By Alyson Queen –
Last month, the Kitchissippi Times did what we often do – we asked for your input on our Facebook page. This time, it was about vacant storefronts in Kitchissippi and what shops and services readers would like to see in those spaces.
The post, which featured a photo of the building on the corner of Roosevelt Avenue and Richmond Road – once home to American Apparel, a beauty supply store, and a Royal Bank – kickstarted a flurry of comments and debate. Although there were certainly lots of ideas regarding what could be in Westboro, two issues surfaced: Are we supporting what already is in Westboro Village? And is this place we call home supportive of small business, from costs to clientele?
On the Facebook post, there were numerous requests for an independent magazine and bookstore along the lines of the shuttered Britton’s. Some readers would welcome some larger chains such as Tim Horton’s or Old Navy. A fresh seafood shop was also a popular suggestion. Some commenters mentioned they’d like to see shops that sell fresh bread, meat, and cheese.
Dave Neil, owner of the Piggy Market, a popular destination for locals that recently celebrated its 8th anniversary, followed the discussion with interest.
“Looking through that Facebook post, three requests were for what we already offer – butchery, cheese, and take home food. It’s what we do,” he says.
Without question, businesses don’t survive without customers. But Dave thinks there is a bigger issue reflected in those vacant storefront windows: the cost of rent.
“I think there have been a lot of vacancies for the last three years. We’re seeing a lot of the small businesses leaving – and leaving because [business owners] can’t afford the rent,” says Dave. “People want more food options, but when you could be paying $65/square foot between rent and operating costs, it’s difficult to make any money.” To put it in context, “imagine how many loaves of bread you have to sell,” he adds.
Molly van der Schee, owner of Village Quire on Richmond Road, is not only a local shop owner, but a resident as well. “85% of what I need [to buy] can be found here,” says Molly.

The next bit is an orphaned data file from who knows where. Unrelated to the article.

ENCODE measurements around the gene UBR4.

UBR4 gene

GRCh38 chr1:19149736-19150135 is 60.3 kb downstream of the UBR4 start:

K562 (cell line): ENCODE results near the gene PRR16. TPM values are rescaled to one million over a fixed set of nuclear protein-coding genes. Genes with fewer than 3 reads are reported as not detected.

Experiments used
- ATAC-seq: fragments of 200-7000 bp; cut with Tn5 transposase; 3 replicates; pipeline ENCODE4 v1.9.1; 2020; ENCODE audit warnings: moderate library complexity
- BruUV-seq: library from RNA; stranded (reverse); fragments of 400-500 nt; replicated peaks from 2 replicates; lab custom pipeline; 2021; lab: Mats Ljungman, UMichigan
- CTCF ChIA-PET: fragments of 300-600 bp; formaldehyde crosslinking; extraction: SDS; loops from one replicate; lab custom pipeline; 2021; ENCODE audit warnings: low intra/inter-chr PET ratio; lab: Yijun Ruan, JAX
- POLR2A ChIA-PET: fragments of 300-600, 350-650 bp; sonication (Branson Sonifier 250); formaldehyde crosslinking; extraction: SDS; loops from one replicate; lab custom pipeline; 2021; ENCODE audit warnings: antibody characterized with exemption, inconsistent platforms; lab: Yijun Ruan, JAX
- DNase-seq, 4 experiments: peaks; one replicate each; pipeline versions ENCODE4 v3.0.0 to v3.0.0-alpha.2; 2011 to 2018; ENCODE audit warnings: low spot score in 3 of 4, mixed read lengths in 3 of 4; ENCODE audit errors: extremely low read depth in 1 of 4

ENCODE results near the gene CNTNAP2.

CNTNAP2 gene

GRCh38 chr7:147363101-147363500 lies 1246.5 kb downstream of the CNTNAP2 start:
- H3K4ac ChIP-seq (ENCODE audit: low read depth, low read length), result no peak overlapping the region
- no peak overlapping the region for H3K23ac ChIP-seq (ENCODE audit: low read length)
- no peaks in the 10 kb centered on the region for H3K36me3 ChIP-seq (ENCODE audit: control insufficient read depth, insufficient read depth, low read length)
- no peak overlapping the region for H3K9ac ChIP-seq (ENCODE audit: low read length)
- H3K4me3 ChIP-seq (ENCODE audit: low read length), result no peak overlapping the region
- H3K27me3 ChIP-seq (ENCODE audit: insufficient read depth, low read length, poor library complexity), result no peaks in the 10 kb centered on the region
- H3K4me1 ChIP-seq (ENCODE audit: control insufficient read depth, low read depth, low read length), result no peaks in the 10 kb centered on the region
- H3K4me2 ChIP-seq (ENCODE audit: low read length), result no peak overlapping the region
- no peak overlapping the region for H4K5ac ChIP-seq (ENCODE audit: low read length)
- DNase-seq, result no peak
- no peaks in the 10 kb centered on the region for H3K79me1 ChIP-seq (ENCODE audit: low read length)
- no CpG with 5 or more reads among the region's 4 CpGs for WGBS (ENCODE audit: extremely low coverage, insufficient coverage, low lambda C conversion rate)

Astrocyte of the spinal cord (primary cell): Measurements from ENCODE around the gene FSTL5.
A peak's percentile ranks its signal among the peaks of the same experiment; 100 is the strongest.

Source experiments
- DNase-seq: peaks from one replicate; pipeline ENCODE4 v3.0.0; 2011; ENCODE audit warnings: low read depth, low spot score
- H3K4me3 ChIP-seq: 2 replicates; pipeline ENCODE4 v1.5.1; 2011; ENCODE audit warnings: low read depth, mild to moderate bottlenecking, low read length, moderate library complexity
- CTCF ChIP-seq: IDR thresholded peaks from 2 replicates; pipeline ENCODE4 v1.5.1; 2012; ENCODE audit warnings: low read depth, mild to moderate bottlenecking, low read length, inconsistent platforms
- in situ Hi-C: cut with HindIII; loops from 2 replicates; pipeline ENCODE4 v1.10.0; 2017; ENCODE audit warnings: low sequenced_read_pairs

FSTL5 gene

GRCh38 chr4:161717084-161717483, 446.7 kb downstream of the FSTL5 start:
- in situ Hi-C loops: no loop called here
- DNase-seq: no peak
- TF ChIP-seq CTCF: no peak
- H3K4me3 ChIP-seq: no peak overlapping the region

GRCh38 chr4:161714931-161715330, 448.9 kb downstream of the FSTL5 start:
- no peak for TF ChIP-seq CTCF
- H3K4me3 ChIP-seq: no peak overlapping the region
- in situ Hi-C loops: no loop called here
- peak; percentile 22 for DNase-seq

In all of this, Molly sees opportunity. Although she has been operating the Village Quire for six years and has a good relationship with her landlord, she recognizes that the experiences and costs can vary significantly for her peers.
“We need to sit down and have a conversation about this. There must be example cities where the municipality and others work together to try to protect the small businesses,” she says.
On the other hand, you don’t have to wander far to see new life and “open for business” signs in the area.
Quelque Chose, the new French patisserie and café serving up its famous macarons, is one example.
Having just opened his second location in Ottawa, owner and operator Dave Seba says Westboro was an obvious choice to complement his Vanier location.
“Feedback from our customers was that they wanted us west. I love Richmond Road, I see a lot of pedestrian traffic and that is something you want as a business. You want to be an option that they think of,” he reflects. But it comes at a price.
“The rent is high, I won’t lie,” says Dave. “But you get people in the door so that’s good. There is a lot of potential in this location.”
Talking about all that Westboro offers, with new and existing businesses, brings Dave Neil back to ensuring that people know of and support the shops that are already here.
“Westboro is pretty tight knit, and word of mouth works. But we also need to get people who don’t normally shop the neighbourhood and engage them a bit better.”
Molly agrees. “Being in business, it’s important we support each other. Keep your eyes open to what is available. If you’re looking for a great place to buy bread, ask,” she says.
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